How to Choose the Right Firm to Meet Your Contingent Staffing Needs
The case for using a staffing firm to help execute a contingency staffing strategy is fairly airtight. Firms that specialize in providing contingent workers already have a pool of experienced people they can assign to your company. They understand the complex legalities (including tax-related issues) of contingency staffing. They handle all the paperwork.
You can engage many types of contingent workers for your company without going through a staffing firm. But here’s the question: Why put you and the overloaded line managers you’re working with through the extra effort? If help is required, managers are probably in a time bind already. Why add to everyone’s miseries by involving everyone in such labor-intensive details as recruiting, interviewing, hiring, payroll, and other responsibilities?
True, the cost is a little more than the average pay rate for people in that particular specialty. But the staffing firm handles preliminary evaluation of the candidate and government-mandated benefits and assumes responsibilities as the employer of record.
Your company has a number of options, as staffing firms expand their services in efforts to remain competitive. But with so many options available, making the right choice can be a problem.
Reputation is important. The best job candidates — and these are the people you want access to — work for the best staffing firms. Specialization is a key factor in attracting skilled talent, so look for staffing firms that focus on the types of positions you’re looking to fill or individuals with the types of skill sets or experience you need.
To help you on your way, the following checklist offers several questions you may want to ask whenever you’re checking out staffing firms:
Does the firm specialize in the areas where you need help?
How long has the firm been in business?
Does the company have locations in other cities where you have operations?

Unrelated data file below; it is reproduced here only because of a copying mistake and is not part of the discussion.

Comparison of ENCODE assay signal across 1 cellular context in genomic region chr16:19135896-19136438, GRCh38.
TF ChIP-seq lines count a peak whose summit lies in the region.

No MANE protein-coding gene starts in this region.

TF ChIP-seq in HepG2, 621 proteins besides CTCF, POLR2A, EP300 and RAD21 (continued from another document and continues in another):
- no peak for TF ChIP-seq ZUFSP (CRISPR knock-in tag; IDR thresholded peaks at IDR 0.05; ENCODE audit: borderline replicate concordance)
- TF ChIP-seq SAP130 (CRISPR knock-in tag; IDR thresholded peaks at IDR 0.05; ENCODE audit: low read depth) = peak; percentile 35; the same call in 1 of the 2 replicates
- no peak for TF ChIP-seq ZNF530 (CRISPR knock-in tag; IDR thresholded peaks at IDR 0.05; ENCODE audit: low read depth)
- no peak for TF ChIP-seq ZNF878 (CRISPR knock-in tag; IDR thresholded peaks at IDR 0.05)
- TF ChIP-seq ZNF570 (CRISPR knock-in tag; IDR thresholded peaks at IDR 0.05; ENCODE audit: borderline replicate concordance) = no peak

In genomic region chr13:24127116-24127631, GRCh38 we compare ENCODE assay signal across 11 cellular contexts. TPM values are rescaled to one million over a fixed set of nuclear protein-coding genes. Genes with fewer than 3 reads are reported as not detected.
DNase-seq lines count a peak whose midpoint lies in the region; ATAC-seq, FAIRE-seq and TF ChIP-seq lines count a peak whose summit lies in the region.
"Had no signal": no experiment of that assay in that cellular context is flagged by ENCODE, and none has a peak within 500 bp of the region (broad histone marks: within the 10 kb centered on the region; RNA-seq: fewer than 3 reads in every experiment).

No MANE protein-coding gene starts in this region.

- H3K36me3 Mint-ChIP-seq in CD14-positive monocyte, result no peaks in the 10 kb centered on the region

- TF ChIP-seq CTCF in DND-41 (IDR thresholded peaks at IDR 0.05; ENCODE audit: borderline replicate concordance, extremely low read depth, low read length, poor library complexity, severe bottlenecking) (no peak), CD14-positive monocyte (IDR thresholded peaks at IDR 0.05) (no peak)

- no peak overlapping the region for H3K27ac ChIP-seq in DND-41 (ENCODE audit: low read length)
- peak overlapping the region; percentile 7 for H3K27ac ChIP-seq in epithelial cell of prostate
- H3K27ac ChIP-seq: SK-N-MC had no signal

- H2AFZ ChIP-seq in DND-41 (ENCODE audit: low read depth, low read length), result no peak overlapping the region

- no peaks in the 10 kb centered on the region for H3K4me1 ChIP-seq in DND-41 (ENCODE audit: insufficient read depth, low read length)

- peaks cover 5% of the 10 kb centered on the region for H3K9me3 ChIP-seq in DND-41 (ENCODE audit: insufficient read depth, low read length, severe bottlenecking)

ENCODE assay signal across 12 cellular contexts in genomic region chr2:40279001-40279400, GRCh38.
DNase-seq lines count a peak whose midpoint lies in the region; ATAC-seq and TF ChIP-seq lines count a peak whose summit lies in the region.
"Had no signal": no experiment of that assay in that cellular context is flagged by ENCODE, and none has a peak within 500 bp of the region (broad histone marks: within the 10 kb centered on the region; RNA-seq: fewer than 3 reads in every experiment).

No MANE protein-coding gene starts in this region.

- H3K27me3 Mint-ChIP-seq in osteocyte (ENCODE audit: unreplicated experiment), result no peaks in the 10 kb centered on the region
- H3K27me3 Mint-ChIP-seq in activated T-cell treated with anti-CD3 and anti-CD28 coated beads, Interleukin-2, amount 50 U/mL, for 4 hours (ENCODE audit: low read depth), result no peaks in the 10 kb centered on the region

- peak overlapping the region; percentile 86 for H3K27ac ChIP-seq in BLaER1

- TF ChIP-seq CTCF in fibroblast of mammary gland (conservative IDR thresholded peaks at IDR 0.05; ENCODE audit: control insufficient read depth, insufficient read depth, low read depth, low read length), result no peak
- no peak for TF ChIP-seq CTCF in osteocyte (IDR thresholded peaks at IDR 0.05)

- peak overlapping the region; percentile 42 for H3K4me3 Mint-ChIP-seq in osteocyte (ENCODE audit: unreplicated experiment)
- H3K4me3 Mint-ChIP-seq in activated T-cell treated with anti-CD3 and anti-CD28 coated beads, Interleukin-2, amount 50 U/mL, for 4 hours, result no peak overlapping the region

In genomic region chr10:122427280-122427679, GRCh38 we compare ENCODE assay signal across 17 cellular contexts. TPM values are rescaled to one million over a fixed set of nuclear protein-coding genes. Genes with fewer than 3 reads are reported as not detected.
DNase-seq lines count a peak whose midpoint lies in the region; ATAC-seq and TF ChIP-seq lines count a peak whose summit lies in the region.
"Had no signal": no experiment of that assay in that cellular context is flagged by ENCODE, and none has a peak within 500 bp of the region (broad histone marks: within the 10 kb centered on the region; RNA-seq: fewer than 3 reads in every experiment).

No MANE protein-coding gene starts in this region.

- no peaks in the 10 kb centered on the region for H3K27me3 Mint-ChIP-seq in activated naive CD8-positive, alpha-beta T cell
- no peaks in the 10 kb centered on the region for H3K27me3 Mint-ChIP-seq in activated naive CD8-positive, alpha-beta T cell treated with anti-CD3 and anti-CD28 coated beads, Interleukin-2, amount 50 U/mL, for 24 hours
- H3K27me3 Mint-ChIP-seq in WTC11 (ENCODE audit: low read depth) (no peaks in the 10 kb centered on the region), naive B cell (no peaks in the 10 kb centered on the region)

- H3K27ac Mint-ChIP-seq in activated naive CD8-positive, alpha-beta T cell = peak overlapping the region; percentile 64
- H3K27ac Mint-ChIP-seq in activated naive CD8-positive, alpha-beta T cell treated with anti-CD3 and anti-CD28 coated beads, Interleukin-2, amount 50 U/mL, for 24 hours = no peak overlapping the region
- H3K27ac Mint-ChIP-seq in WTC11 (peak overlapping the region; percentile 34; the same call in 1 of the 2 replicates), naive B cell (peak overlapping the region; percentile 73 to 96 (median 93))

How does the service recruit and retain a highly skilled set of candidates?
How does it evaluate and select its workers?
How broad and deep is its candidate base?
How does the service match needs with skills?
Does the service guarantee its contingent workers? Does it provide replacements?
Is a contact person available after hours?
The Staffing Firm Evaluation Checklist on the CD can serve as a quick reference when evaluating staffing firms.
One last thing: Make sure that you nail down all the costs ahead of time. Clarify this information with the departmental supervisor who’s going to be managing the worker(s). A reputable firm is always willing to communicate its fee structure in writing.
You should also have the staffing firm’s representatives come to your office and give them a tour of your facilities. Introduce them to the managers and supervisors who are going to be coordinating the work of the contingent workers.
Most important of all, make sure that you’ve worked with line managers to provide the staffing firm with a detailed, written description of the jobs involved, including the required skills and anticipated length of the assignment.
Another good idea is to tell the firm whether your company is thinking of turning the assignment into a full-time or part-time employee position. Remember that some contingent workers have more interest in landing a full-time job than others do, and you want to make sure that you bring in people whose personal goals are consistent with the nature of the assignment.
The more familiar a staffing firm is with your business — how it operates, who your employees are, the needs of various departments — the greater its ability to provide you with the right workers.